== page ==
You have two issues here:
1) The bankruptcy - that's the more important issue
2) If the loan still exists, it is in default so what can Sallie Mae do?
To answer the first question, it depends on when you filed your bankruptcy. If you filed before 2005, your private student loan might have been discharged. If you filed after 2005 (October) then your private student loan was probably not discharged. Easiest way to find out, call your bankruptcy attorney!
I'm going to guess it was not discharged. If it was, Sallie Mae has a problem on their hands. So, assuming it was not discharged and you are now in default, what do you need to worry about? Actually, you're fairly well protected. A private student loan is much like a credit card debt when it comes to enforcement. Whatever a credit card could do in your state is just what Sallie Mae could. What it CANNOT do is take your taxes, just like a credit card company cannot take your taxes. Sallie Mae would first have to sue you to enforce the debt. Then it can probably garnish your wages (you're unemployed so no worries) and maybe they can put a lien on your home, but again, talk to a local attorney for specifics. More importantly, find out how often Sallie Mae sues for default private loans...you might be surprised at your odds of not being sued.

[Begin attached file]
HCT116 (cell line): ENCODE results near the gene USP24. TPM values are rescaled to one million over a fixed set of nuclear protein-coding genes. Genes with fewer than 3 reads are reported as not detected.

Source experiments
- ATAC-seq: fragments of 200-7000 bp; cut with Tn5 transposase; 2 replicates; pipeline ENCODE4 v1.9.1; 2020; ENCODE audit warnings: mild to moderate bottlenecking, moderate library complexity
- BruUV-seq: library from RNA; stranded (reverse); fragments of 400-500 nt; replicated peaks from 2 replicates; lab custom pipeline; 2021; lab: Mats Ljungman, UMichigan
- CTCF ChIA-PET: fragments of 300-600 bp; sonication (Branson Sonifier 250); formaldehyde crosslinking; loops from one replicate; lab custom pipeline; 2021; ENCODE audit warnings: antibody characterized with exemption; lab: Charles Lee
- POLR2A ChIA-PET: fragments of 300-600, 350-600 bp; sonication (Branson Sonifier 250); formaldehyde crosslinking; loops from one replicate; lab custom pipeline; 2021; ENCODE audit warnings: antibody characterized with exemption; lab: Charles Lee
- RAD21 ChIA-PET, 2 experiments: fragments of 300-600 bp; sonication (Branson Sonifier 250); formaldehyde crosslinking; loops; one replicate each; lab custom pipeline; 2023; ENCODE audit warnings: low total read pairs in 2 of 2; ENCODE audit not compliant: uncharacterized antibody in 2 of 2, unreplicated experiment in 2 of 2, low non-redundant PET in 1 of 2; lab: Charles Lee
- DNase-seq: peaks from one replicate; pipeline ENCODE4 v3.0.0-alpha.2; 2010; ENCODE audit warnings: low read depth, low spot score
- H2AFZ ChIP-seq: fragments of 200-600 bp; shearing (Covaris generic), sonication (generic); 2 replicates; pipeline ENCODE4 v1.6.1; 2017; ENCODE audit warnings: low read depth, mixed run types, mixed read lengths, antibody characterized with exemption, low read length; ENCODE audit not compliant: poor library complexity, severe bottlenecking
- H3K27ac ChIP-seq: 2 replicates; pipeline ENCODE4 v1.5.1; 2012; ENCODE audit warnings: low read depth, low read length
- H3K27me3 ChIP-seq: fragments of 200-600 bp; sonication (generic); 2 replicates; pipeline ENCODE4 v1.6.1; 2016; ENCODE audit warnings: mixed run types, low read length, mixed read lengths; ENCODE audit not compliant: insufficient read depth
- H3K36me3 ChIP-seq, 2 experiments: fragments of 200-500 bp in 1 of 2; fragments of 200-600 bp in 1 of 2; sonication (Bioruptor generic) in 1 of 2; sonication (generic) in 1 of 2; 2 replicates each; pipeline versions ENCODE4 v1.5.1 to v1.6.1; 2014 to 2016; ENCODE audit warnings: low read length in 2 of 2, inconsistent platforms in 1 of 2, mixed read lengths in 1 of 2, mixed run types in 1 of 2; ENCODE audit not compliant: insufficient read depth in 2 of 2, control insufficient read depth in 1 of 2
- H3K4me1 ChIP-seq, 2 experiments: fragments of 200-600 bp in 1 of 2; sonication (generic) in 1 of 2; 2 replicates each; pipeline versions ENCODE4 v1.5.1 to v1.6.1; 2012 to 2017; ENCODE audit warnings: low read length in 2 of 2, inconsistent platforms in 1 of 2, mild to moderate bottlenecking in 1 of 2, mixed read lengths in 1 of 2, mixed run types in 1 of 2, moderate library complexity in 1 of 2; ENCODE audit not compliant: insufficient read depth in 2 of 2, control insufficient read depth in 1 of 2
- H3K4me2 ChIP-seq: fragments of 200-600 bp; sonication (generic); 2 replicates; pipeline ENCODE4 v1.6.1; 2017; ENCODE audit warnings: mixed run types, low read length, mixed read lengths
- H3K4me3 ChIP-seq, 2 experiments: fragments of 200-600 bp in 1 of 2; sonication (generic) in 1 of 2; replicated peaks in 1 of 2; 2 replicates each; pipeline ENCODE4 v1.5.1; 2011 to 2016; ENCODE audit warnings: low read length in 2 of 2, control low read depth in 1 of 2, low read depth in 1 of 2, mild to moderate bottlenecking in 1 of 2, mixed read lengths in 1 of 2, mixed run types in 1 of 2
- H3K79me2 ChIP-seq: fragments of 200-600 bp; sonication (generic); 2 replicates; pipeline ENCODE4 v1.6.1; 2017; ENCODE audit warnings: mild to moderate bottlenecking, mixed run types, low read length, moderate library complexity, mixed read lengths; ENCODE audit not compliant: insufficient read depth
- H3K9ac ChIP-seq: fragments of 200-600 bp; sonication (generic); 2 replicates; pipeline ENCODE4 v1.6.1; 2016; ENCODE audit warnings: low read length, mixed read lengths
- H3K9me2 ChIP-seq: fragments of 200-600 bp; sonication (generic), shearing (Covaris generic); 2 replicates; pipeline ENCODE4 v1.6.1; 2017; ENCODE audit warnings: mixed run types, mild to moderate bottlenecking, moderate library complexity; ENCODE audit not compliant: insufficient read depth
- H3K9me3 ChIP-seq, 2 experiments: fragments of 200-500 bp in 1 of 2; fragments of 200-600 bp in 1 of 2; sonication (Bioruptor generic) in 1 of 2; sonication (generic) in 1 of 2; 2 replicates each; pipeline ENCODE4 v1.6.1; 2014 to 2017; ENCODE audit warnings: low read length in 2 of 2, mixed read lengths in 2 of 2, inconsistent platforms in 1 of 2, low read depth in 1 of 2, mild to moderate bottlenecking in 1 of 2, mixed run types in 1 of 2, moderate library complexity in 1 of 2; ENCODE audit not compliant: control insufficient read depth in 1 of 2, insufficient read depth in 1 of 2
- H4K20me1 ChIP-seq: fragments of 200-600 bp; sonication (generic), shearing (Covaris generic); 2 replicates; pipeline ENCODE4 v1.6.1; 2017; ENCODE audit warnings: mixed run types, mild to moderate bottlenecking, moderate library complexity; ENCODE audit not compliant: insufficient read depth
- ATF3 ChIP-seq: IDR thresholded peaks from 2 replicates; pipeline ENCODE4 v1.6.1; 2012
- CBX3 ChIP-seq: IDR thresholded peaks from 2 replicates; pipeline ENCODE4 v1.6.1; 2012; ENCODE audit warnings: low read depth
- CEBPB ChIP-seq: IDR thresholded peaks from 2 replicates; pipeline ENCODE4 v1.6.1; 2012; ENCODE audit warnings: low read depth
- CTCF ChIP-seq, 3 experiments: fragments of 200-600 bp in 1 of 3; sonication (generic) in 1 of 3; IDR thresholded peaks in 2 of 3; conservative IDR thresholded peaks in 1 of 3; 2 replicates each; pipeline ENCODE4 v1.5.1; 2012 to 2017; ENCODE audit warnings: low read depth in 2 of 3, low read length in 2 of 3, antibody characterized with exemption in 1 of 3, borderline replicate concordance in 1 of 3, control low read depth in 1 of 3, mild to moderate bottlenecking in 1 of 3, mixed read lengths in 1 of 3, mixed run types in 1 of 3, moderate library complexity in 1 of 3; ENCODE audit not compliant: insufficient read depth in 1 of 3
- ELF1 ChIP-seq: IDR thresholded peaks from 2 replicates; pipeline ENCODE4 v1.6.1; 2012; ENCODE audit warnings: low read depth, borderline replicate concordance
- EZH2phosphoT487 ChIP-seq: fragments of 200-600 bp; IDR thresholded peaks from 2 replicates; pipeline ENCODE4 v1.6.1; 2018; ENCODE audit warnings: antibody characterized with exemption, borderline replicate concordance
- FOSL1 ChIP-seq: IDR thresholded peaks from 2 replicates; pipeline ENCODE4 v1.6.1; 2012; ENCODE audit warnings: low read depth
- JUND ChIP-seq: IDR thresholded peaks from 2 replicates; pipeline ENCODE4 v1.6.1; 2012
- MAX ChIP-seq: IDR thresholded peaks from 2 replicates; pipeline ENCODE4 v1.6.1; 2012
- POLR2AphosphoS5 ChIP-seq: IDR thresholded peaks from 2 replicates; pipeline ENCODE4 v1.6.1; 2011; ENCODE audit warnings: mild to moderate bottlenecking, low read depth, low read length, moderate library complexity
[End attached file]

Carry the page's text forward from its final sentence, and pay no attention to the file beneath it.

Find a consumer attorney at the National Association of Consumer Advocates at www.NACA.net.
If you private loan was guaranteed by the federal government, the a default can result in your tax refund (including credits), being offset to pay you student loan debt. You will know whether you loan falls into this category because you will have received notices from either Sallie Mae and or from Financial Managment Services, a division of the Treasury Department.
Having your refund taken can be very difficult for families. To avoid the offset, contact the agency and work out a payment plan or request a deferral based on you financial circumstances. Often the agency will work with you.